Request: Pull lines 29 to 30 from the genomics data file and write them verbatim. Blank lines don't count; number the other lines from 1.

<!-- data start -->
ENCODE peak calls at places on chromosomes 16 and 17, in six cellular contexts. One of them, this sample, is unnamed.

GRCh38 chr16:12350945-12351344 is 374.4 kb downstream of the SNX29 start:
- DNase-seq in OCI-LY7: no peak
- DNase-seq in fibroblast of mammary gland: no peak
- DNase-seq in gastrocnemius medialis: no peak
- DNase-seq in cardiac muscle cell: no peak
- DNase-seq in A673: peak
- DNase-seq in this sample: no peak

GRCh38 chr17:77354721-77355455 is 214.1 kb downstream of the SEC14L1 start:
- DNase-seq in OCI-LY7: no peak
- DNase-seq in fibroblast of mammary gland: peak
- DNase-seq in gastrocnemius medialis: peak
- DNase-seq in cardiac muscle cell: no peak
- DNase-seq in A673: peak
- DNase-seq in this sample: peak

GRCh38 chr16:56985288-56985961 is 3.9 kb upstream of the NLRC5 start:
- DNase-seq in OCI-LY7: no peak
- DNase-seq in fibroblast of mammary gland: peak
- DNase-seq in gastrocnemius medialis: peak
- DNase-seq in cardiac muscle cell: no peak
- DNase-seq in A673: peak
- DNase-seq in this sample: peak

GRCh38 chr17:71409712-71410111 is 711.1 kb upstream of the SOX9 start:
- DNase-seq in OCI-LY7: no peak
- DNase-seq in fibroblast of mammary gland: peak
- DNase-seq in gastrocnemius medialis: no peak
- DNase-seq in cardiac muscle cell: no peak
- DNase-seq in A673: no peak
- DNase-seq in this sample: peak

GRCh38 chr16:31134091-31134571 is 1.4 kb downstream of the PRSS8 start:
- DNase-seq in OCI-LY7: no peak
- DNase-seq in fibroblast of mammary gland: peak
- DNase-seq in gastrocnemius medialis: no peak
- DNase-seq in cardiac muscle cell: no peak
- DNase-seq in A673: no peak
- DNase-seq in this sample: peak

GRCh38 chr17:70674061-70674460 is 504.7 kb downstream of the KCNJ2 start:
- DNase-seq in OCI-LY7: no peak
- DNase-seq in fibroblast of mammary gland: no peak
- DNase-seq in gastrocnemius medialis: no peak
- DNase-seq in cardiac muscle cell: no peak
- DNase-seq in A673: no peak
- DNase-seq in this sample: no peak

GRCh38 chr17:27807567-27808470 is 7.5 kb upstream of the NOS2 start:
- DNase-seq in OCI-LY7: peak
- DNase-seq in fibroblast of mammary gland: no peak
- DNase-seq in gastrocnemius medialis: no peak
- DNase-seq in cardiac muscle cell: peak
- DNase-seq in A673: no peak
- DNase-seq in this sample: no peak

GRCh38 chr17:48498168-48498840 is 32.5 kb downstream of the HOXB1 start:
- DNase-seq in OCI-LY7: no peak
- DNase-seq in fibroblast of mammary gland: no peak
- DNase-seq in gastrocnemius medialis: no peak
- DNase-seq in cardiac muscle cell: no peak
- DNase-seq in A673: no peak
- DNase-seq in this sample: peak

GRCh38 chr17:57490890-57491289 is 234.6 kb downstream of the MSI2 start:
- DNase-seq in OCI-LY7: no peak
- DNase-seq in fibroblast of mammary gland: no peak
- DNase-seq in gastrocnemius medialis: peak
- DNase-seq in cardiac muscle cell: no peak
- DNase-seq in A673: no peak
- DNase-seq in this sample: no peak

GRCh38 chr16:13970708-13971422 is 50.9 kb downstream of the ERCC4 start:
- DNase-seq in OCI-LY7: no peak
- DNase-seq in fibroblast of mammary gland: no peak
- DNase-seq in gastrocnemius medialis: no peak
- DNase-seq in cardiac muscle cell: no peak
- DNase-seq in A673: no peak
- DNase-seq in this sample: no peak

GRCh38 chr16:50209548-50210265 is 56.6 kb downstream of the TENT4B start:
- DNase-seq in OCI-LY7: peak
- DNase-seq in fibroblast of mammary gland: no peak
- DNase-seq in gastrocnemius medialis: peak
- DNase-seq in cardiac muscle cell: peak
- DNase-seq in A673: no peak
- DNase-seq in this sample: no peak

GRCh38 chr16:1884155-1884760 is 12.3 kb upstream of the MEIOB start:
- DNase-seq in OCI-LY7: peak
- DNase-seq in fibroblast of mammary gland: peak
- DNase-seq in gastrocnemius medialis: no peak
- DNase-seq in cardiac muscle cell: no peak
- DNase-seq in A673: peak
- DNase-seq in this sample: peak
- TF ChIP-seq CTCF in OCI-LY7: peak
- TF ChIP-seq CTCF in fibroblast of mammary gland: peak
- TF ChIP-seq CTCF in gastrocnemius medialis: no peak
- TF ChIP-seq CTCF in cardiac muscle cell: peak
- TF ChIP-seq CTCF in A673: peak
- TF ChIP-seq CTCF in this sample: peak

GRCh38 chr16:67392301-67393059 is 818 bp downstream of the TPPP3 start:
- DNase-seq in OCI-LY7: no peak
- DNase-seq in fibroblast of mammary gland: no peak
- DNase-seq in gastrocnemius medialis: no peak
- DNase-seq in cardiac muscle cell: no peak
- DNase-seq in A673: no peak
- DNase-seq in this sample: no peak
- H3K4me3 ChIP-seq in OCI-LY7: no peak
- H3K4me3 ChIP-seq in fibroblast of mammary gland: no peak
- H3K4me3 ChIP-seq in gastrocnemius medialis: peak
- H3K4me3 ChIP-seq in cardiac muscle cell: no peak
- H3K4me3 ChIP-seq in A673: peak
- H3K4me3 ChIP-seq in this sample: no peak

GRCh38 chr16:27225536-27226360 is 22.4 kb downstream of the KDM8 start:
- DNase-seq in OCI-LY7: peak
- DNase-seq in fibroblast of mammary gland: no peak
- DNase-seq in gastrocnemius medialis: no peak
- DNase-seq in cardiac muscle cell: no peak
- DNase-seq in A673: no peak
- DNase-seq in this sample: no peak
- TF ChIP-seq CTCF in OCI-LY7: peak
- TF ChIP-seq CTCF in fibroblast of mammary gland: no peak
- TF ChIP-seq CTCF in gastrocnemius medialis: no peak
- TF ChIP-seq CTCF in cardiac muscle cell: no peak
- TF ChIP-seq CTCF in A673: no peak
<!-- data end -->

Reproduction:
- DNase-seq in this sample: peak

GRCh38 chr16:31134091-31134571 is 1.4 kb downstream of the PRSS8 start: